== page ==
“For these reasons I consider that the FTT erred in holding that ss.97(5)(a) permits the same capital payment to be treated, for the purposes of the legislation, as having been “received from” the trustees of one settlement directly and also from the trustees of another settlement indirectly.

Judge Barling was of the view that the trustees were able to act entirely in the exercise of their own discretion and had an independence of decision making.

At paragraph 89 Judge Barling commented

“…In my view the issue raised here requires all relevant factors to be considered, and each case will depend on its own facts. Relevant factors will no doubt include whether what is done is pursuant to a plan or understanding or agreement.”


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Burton v HMRC [2009] UK FTT 203 (TC)

In Burton the effect of the scheme was to make the transfer before the trustees of the first settlement had any gains. The gains were made after the transfer and after the settlor had been excluded from any benefit under the first settlement. In Burton the transfer was made in March 1999. At the time of the hearing in 2009 no payments had been made out of the second settlement. This is a significant difference between Burton and the cases of Herman and Bowring.

Much of the case centred on whether TCGA92/S86 applied because the settlor continued to enjoy an indirect benefit from property in the first settlement after he was excluded from benefitting from the settlement. The Tribunal held that he didn’t.

As a separate matter HMRC also argued for a charge under TCGA/S87 based on the receipt of a benefit to which TCGA92/S97(5)(b) applied. Our case was that the settlor received a benefit from the trustees of the first settlement when they transferred the trust property to the second settlement. The benefit was the avoidance of the charge under TCGA92/S86. We did not argue that the settlor received a benefit merely because he was a beneficiary of the second settlement.

TCGA92/S97(5)(b) tests whether a capital payment is received from the trustees. It is also necessary to establish the amount of the capital payment. We argued that the transfer was an outright payment of money and that the amount of the payment was the amount of the property transferred, TCGA92/S97(4).

The two FTT judges could not agree whether or not TCGA92/S97(5)(b) applied.

At paragraph 42 Judge Wallace said:

Section 97(5)(b) does not however require that the benefit be received by the beneficiary but rather extends the circumstances in which a capital payment is treated “as received” from the trustees. For section 87(4) [now section 87(2)] as extended by section 97(5)(b) to apply it is sufficient if a capital payment is applied for the benefit of the beneficiary.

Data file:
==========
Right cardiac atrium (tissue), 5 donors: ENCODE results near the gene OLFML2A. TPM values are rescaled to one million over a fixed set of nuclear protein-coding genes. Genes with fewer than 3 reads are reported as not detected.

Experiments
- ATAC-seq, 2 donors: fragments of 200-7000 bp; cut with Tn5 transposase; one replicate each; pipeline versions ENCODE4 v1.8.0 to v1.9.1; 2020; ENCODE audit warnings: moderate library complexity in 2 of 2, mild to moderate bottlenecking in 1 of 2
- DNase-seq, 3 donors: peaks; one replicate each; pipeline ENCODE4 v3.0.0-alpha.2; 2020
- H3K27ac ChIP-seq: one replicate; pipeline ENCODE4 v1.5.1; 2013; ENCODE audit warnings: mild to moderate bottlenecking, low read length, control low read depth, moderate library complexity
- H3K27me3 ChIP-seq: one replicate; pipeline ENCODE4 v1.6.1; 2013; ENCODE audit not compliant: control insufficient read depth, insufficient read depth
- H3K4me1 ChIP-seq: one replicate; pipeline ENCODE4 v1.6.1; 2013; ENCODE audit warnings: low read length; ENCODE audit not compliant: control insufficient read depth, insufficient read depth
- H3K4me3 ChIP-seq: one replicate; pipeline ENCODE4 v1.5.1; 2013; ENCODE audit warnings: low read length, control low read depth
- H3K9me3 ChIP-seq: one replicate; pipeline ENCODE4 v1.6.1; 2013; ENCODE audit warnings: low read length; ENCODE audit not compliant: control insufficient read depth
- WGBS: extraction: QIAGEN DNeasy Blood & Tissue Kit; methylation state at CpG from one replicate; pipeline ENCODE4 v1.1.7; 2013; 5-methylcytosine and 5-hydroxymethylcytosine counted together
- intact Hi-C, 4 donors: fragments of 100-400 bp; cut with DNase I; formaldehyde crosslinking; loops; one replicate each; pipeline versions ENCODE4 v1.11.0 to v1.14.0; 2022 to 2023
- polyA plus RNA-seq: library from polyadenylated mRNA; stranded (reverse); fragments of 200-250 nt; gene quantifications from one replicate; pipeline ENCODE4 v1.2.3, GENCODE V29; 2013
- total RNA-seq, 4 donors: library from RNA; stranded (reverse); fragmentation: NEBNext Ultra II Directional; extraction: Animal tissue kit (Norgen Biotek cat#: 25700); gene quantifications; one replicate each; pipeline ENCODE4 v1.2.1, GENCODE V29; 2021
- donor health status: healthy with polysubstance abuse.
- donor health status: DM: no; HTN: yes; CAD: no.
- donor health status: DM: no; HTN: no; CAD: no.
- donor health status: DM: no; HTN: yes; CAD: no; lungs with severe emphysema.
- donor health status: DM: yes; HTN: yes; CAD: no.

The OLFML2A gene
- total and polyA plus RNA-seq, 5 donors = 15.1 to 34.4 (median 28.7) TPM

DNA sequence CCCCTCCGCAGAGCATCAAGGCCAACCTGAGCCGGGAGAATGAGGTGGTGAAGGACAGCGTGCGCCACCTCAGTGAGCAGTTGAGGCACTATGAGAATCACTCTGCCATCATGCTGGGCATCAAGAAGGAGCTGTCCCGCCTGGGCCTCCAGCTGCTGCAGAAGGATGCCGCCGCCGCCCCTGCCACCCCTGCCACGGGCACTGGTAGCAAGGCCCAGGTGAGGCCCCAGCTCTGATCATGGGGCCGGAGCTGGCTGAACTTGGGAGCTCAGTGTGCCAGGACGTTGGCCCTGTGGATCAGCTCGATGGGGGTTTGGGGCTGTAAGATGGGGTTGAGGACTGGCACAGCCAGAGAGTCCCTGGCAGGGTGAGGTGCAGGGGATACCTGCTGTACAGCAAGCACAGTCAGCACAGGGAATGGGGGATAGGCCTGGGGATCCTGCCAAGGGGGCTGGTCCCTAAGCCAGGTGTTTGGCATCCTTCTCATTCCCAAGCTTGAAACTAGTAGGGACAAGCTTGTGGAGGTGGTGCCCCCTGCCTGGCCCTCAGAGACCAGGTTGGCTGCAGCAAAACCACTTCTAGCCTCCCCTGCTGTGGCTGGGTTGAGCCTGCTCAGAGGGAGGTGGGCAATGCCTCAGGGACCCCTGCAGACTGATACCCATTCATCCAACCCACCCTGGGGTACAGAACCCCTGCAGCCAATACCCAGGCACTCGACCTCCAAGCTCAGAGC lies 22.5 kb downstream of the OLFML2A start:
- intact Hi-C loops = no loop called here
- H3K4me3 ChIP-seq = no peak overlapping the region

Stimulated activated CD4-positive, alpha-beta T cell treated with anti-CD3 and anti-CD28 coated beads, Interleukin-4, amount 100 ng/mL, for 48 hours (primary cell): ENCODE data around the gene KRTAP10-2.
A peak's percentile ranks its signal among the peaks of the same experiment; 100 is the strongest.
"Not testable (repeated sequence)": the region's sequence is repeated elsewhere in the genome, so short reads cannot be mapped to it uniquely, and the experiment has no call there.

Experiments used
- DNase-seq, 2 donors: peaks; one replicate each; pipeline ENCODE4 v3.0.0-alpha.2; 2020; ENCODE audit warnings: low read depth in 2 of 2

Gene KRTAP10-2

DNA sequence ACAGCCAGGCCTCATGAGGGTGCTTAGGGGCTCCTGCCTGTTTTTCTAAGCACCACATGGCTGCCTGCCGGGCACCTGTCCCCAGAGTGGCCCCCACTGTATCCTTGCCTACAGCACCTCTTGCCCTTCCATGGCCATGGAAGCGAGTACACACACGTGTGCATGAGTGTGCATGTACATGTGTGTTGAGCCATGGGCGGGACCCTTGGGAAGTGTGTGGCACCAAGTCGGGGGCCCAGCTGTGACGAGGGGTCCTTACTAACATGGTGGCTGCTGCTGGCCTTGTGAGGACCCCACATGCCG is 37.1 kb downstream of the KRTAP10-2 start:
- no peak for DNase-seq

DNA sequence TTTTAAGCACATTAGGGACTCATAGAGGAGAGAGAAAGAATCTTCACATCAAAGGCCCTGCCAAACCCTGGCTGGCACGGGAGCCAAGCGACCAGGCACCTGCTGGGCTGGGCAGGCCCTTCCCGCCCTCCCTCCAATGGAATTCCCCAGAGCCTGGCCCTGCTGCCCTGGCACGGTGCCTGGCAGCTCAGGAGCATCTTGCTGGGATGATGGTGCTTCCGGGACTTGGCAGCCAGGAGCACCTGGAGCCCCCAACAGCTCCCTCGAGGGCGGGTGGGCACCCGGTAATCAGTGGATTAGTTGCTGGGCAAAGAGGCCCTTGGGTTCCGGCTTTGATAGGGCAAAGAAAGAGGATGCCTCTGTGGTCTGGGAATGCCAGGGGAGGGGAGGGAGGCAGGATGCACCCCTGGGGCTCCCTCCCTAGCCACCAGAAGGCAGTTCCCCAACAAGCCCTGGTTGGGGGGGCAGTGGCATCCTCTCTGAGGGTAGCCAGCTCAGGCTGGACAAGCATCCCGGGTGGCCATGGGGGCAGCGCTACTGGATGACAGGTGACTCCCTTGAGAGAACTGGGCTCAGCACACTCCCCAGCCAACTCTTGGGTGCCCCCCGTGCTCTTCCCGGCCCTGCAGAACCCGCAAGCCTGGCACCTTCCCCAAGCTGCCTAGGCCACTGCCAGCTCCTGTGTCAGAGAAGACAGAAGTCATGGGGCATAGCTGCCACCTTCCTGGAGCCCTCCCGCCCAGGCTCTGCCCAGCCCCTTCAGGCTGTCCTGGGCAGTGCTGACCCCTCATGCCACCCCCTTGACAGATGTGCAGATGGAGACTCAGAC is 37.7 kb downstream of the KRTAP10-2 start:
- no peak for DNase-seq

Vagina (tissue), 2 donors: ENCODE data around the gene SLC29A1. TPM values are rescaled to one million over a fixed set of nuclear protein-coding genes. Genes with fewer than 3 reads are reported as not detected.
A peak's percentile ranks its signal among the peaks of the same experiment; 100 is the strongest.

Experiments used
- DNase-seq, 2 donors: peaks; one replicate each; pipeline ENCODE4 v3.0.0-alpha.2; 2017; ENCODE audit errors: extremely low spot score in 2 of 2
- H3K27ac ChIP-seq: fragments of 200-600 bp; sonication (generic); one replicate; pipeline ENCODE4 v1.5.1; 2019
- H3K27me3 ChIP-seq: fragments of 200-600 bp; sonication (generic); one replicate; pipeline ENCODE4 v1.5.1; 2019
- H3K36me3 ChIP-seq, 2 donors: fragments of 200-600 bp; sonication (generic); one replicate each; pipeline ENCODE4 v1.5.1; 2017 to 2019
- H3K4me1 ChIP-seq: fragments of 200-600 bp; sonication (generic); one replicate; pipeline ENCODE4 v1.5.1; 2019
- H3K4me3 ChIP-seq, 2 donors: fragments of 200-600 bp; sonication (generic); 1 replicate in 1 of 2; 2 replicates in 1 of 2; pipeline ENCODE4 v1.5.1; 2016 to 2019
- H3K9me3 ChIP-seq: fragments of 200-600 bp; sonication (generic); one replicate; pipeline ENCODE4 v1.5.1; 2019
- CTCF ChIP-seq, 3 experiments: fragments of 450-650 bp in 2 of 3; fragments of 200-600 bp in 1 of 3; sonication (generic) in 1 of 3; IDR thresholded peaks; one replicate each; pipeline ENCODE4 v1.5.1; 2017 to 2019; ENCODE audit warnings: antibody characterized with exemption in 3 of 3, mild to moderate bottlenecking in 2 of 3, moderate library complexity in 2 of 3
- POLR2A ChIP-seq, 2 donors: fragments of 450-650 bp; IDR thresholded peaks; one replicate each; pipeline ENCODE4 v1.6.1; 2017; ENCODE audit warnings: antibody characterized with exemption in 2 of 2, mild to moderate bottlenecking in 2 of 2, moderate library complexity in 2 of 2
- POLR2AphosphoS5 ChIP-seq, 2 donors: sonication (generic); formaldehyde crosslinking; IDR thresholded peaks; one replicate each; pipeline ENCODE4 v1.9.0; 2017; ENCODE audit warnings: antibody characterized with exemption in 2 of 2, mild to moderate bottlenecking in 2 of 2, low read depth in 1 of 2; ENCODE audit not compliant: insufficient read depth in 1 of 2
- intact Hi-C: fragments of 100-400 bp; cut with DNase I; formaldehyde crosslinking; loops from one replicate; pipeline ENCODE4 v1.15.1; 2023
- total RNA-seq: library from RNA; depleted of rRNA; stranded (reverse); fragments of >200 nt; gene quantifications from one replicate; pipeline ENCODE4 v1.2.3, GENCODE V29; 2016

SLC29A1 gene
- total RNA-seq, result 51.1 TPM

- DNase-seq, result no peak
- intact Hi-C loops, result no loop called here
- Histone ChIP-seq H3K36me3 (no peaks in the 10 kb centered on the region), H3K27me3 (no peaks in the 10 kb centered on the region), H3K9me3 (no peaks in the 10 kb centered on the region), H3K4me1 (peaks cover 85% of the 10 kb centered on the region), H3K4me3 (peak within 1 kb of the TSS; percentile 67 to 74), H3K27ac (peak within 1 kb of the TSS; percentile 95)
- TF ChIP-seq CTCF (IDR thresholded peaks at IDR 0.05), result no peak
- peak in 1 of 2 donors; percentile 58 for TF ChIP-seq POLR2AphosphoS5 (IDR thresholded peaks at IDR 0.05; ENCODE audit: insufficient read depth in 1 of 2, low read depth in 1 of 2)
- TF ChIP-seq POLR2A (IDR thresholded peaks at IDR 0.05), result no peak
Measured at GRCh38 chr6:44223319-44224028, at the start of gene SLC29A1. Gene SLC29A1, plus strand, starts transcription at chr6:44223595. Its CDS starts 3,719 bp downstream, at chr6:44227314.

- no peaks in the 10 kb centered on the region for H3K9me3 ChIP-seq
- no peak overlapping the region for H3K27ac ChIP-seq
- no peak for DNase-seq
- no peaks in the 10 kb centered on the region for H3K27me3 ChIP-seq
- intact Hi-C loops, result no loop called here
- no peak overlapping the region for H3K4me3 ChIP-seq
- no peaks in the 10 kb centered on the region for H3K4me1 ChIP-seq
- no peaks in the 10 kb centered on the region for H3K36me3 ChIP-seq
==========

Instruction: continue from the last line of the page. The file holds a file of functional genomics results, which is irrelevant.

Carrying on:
Judge Wallace held the appointment was clearly intended to benefit the settlor, paragraph 50.

Judge Shipwright disagreed. At paragraph 62 he said:

“Benefit” in section 97(5)(b) must be construed in the context of these taxing provisions rather than for the purpose of deciding the validity of an advancement or appointment under powers contained in a settlement. [Trust law requires that these are paid for the benefit of the beneficiary]…This requires the benefit received or treated as received to be identifiable and quantifiable if there is to be sufficient certainty to impose a tax charge for any particular year of assessment.

And at paragraph 71

There has to be an identifiable and quantifiable benefit which is received from the trustees directly or indirectly not just some inchoate possibility or potentiality that something advantageous might accrue in the future

Neither judge accepted that the amount of the capital payment, if there was one, was the value of the trust property transferred. Judge Wallace considered “section 97(5) is clearly directed to what is received by the beneficiary”, “section 97(4) applies when the beneficiary does not receive an outright payment of money” and that “the value under section 97(4) can only be the economic value”, paragraphs 53 and 54.

HMRC’s case was that the benefit received was the avoidance of a charge under section 86. That is the benefit that has to be valued at the time it is received. But at the time of the transfer there was no section 86 liability and therefore the benefit had no measurable economic value.